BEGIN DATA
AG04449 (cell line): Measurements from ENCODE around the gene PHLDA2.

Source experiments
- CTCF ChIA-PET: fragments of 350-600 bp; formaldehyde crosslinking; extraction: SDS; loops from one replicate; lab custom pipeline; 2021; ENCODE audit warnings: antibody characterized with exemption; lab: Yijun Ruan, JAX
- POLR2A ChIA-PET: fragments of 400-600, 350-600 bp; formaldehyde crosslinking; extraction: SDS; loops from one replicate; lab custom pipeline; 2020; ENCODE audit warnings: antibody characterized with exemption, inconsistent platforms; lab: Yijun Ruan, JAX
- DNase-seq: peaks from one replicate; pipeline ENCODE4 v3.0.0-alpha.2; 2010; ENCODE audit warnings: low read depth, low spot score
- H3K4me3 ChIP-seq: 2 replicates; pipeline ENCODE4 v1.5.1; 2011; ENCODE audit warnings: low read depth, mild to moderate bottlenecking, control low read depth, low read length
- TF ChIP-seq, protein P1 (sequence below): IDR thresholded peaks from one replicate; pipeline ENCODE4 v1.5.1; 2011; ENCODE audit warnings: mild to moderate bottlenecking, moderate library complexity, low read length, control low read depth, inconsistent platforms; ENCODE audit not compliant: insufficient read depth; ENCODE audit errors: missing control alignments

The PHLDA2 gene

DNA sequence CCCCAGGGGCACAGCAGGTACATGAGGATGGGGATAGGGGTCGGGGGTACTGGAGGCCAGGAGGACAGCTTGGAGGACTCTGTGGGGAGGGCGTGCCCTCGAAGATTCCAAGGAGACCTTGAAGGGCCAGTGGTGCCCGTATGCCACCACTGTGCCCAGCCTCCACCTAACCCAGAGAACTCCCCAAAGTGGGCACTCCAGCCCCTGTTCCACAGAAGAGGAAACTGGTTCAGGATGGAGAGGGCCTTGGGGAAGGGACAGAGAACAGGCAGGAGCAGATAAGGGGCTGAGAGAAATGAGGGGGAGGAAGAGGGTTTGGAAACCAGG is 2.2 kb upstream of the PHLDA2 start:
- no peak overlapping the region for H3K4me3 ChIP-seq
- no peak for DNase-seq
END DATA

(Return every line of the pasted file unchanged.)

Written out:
AG04449 (cell line): Measurements from ENCODE around the gene PHLDA2.

Source experiments
- CTCF ChIA-PET: fragments of 350-600 bp; formaldehyde crosslinking; extraction: SDS; loops from one replicate; lab custom pipeline; 2021; ENCODE audit warnings: antibody characterized with exemption; lab: Yijun Ruan, JAX
- POLR2A ChIA-PET: fragments of 400-600, 350-600 bp; formaldehyde crosslinking; extraction: SDS; loops from one replicate; lab custom pipeline; 2020; ENCODE audit warnings: antibody characterized with exemption, inconsistent platforms; lab: Yijun Ruan, JAX
- DNase-seq: peaks from one replicate; pipeline ENCODE4 v3.0.0-alpha.2; 2010; ENCODE audit warnings: low read depth, low spot score
- H3K4me3 ChIP-seq: 2 replicates; pipeline ENCODE4 v1.5.1; 2011; ENCODE audit warnings: low read depth, mild to moderate bottlenecking, control low read depth, low read length
- TF ChIP-seq, protein P1 (sequence below): IDR thresholded peaks from one replicate; pipeline ENCODE4 v1.5.1; 2011; ENCODE audit warnings: mild to moderate bottlenecking, moderate library complexity, low read length, control low read depth, inconsistent platforms; ENCODE audit not compliant: insufficient read depth; ENCODE audit errors: missing control alignments

The PHLDA2 gene

DNA sequence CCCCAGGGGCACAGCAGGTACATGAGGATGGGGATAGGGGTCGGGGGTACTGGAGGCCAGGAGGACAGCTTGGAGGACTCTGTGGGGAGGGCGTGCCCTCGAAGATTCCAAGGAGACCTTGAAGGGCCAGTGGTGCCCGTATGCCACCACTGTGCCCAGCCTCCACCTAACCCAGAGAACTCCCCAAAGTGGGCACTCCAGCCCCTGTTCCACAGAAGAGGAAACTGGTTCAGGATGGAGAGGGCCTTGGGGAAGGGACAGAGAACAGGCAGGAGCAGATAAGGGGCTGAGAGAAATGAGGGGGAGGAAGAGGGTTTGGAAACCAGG is 2.2 kb upstream of the PHLDA2 start:
- no peak overlapping the region for H3K4me3 ChIP-seq
- no peak for DNase-seq